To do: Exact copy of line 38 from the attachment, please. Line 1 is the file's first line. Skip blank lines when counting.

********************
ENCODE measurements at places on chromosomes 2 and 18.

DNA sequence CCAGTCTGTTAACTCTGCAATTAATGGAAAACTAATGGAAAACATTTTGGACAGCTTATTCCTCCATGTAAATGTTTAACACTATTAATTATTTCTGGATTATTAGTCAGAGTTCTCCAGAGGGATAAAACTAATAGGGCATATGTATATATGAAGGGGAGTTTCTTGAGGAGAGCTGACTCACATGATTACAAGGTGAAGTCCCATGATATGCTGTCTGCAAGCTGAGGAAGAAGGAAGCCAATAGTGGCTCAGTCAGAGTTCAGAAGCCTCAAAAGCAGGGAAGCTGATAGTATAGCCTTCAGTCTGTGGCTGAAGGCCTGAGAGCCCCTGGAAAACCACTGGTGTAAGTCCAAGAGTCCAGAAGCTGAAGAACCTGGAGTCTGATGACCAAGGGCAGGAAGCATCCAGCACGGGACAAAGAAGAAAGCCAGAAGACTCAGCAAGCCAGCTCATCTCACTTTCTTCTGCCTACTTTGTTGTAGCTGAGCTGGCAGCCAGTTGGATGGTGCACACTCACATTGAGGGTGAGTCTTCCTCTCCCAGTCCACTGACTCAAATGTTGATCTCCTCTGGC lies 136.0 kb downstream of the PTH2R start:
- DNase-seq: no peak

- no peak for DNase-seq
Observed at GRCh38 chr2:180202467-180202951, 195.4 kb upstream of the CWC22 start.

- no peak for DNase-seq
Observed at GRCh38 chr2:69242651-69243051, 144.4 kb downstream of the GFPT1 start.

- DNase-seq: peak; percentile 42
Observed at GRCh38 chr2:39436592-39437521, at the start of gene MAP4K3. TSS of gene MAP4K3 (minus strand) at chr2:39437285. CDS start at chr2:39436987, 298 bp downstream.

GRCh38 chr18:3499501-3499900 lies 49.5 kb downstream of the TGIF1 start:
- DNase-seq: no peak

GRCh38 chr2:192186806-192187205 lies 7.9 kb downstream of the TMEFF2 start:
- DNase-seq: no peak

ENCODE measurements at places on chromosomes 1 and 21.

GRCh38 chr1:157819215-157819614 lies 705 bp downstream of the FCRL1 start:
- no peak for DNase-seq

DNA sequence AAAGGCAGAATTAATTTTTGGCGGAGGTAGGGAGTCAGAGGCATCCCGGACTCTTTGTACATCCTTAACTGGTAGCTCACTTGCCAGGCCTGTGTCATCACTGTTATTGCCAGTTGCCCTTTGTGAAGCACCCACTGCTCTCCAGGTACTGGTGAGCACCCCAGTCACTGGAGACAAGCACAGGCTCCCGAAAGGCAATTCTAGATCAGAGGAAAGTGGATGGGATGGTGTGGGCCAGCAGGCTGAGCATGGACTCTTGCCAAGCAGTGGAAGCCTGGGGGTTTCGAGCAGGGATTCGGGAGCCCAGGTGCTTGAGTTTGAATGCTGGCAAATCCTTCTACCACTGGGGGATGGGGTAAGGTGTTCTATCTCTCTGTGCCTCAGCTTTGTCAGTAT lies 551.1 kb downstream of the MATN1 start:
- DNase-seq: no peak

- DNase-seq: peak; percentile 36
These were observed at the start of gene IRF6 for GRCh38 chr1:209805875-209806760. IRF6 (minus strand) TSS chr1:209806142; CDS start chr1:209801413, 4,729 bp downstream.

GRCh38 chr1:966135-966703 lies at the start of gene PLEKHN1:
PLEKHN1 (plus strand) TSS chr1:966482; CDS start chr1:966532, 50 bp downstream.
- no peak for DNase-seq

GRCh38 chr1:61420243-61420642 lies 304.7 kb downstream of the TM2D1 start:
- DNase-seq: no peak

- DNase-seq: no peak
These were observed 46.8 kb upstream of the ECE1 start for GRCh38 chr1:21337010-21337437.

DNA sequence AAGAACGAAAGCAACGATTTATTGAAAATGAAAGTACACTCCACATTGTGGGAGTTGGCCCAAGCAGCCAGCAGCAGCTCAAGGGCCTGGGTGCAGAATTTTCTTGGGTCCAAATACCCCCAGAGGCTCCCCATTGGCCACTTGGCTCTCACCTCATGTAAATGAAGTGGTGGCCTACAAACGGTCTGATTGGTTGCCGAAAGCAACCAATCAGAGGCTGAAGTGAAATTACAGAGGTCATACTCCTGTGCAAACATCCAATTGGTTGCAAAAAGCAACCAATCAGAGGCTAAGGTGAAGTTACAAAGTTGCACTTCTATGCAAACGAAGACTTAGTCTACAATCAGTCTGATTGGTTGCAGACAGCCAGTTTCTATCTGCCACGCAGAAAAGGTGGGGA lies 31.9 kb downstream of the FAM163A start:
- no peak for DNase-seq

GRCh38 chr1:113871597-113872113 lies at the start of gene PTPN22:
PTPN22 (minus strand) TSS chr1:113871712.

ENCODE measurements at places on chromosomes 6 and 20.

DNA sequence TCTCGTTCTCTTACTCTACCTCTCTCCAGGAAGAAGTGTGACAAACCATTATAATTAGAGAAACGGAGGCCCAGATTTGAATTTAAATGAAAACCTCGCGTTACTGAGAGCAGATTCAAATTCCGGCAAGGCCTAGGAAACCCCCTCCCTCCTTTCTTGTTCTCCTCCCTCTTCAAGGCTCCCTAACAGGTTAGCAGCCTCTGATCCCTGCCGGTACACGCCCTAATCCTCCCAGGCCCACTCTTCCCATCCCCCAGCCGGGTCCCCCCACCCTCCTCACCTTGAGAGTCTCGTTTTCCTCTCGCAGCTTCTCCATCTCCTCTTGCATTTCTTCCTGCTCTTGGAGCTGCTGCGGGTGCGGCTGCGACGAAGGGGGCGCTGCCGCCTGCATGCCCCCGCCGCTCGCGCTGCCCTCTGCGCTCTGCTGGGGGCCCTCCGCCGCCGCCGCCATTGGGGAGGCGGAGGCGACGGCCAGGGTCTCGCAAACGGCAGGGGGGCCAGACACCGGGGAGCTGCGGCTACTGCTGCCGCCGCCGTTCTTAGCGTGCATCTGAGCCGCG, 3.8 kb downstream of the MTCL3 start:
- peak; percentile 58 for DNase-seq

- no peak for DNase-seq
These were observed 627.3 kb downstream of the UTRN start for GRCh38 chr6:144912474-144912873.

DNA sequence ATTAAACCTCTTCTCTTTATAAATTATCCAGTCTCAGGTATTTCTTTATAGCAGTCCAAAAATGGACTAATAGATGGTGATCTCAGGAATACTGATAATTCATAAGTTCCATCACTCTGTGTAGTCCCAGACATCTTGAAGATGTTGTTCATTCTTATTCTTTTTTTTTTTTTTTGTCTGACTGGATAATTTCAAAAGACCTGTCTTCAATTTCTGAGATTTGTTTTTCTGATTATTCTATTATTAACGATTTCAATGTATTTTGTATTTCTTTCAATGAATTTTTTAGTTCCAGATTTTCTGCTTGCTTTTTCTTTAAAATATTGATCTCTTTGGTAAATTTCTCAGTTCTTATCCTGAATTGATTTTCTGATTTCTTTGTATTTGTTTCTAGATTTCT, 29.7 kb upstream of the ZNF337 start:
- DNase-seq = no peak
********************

- DNase-seq = no peak